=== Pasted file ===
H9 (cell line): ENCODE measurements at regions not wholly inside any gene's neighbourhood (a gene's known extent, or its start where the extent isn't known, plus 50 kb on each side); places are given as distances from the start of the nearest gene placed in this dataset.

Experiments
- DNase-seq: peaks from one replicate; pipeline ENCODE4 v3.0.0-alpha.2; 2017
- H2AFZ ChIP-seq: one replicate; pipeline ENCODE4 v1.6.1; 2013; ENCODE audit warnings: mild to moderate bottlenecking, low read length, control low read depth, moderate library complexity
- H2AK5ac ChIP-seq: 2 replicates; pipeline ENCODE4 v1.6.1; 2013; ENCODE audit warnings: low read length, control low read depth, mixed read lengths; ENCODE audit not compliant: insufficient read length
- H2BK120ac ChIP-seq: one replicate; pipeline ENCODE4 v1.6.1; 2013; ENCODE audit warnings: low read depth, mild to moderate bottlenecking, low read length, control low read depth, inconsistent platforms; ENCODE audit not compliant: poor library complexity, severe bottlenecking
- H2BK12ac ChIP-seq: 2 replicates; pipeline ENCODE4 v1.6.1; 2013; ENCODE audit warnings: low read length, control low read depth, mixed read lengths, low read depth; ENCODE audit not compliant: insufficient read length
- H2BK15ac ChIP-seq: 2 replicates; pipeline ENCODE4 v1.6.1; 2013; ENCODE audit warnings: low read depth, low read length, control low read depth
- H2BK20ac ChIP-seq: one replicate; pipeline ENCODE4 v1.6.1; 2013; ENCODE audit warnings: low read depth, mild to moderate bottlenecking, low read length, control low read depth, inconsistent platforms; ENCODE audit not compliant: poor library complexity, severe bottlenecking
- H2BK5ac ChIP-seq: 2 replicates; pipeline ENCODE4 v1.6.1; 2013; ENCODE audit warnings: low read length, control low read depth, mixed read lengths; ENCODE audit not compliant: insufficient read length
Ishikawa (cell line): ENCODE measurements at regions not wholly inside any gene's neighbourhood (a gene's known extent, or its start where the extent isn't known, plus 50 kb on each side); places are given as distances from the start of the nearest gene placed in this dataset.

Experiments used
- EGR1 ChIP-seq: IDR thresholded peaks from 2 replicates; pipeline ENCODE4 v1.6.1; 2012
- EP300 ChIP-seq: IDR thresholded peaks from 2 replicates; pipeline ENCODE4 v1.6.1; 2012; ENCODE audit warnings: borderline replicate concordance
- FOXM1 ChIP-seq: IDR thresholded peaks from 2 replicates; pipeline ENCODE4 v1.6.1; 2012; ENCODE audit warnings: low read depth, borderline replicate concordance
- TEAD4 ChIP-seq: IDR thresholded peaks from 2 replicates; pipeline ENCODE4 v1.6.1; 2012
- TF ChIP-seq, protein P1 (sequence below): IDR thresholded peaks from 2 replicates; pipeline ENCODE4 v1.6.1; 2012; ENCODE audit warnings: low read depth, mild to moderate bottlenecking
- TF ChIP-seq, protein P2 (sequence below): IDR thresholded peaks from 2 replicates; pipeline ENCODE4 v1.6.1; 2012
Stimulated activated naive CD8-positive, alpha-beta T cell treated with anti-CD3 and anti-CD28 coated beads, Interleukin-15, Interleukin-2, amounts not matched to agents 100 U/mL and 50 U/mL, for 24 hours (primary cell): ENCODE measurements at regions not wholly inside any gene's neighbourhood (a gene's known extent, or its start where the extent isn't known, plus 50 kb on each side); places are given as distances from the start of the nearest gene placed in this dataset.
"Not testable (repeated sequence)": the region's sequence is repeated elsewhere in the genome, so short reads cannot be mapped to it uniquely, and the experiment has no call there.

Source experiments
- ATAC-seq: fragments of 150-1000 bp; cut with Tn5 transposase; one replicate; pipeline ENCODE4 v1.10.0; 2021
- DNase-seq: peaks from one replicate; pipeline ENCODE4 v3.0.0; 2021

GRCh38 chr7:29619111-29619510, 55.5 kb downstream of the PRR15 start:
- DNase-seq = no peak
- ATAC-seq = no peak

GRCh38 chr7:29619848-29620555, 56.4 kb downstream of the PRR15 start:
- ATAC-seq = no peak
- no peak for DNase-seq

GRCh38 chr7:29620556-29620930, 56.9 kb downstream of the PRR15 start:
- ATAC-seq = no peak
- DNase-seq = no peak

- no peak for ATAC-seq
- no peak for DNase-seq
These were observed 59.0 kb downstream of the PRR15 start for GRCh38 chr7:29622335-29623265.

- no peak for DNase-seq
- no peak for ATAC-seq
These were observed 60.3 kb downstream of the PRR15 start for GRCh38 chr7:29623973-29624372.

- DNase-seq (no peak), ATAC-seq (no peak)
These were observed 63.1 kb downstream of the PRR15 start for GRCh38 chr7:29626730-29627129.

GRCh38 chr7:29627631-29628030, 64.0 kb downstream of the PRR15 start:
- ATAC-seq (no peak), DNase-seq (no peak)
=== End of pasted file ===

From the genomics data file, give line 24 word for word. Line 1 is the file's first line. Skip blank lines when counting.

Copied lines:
GRCh38 chr7:29619111-29619510, 55.5 kb downstream of the PRR15 start: